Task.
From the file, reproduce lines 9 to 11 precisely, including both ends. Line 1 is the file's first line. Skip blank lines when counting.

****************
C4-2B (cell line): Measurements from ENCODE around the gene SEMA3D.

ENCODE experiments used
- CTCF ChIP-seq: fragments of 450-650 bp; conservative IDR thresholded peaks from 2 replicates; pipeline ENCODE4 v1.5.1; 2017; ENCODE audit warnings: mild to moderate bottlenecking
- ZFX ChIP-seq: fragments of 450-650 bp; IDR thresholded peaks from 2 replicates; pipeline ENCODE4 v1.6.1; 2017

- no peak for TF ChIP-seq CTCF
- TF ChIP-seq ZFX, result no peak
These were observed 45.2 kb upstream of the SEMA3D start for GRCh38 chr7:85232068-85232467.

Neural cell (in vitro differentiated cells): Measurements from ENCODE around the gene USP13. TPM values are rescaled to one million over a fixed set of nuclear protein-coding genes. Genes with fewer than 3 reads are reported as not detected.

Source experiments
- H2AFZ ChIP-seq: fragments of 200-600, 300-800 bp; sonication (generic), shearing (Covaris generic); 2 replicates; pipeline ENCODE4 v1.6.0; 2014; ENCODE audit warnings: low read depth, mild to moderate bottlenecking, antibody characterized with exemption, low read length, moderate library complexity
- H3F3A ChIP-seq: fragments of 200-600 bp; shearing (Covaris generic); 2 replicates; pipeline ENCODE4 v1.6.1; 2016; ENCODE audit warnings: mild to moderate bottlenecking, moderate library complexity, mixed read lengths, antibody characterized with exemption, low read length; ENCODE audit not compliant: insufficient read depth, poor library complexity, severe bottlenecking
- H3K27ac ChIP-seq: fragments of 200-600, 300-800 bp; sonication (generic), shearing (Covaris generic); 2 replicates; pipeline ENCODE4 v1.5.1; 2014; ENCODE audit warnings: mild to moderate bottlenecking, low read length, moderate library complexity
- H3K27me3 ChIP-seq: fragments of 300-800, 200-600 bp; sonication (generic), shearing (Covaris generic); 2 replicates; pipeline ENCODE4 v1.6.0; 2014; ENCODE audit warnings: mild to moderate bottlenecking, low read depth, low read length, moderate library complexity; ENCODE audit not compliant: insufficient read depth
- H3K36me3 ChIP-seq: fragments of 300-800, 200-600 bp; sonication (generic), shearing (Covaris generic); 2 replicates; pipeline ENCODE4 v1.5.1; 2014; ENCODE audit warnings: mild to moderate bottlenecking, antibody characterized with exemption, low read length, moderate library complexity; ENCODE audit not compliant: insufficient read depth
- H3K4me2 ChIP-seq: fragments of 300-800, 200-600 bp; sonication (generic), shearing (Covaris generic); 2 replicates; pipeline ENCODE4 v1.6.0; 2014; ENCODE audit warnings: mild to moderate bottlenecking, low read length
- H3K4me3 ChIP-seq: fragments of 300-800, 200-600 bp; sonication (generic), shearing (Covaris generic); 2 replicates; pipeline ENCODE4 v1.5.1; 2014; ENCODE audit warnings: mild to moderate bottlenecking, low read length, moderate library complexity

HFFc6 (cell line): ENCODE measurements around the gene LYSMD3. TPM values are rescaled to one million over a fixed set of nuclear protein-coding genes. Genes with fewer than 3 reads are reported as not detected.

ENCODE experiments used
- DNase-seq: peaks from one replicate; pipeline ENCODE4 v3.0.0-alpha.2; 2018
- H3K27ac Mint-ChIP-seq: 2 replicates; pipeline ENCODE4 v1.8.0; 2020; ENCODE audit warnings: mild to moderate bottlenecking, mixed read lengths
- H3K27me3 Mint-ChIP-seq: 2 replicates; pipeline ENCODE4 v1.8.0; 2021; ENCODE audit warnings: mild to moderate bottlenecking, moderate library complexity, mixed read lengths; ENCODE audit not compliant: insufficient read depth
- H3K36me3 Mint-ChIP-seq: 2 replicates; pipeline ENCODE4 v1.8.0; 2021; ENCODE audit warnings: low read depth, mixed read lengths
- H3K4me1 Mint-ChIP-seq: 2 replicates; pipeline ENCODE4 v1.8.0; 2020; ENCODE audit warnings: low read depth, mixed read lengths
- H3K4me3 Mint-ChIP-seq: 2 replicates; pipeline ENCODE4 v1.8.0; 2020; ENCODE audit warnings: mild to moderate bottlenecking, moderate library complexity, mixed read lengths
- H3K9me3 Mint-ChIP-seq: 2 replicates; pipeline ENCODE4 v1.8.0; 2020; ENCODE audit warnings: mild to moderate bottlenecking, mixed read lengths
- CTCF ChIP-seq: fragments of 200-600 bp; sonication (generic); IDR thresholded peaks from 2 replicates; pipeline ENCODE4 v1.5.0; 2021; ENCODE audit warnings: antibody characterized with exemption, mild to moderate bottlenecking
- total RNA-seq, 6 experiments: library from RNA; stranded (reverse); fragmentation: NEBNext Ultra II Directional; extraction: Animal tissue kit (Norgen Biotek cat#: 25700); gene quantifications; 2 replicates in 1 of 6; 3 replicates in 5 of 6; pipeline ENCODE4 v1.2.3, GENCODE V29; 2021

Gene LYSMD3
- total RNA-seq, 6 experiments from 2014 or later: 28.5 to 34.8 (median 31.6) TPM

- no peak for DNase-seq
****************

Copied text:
Source experiments
- H2AFZ ChIP-seq: fragments of 200-600, 300-800 bp; sonication (generic), shearing (Covaris generic); 2 replicates; pipeline ENCODE4 v1.6.0; 2014; ENCODE audit warnings: low read depth, mild to moderate bottlenecking, antibody characterized with exemption, low read length, moderate library complexity
- H3F3A ChIP-seq: fragments of 200-600 bp; shearing (Covaris generic); 2 replicates; pipeline ENCODE4 v1.6.1; 2016; ENCODE audit warnings: mild to moderate bottlenecking, moderate library complexity, mixed read lengths, antibody characterized with exemption, low read length; ENCODE audit not compliant: insufficient read depth, poor library complexity, severe bottlenecking